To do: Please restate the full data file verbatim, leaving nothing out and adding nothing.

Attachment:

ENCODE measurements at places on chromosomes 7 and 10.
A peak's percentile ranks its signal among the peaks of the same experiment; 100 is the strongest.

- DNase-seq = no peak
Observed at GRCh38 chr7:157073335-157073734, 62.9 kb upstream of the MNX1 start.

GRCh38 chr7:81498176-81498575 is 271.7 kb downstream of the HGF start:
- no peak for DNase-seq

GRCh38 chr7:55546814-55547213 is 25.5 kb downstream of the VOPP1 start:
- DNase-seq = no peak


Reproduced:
ENCODE measurements at places on chromosomes 7 and 10.
A peak's percentile ranks its signal among the peaks of the same experiment; 100 is the strongest.

- DNase-seq = no peak
Observed at GRCh38 chr7:157073335-157073734, 62.9 kb upstream of the MNX1 start.

GRCh38 chr7:81498176-81498575 is 271.7 kb downstream of the HGF start:
- no peak for DNase-seq

GRCh38 chr7:55546814-55547213 is 25.5 kb downstream of the VOPP1 start:
- DNase-seq = no peak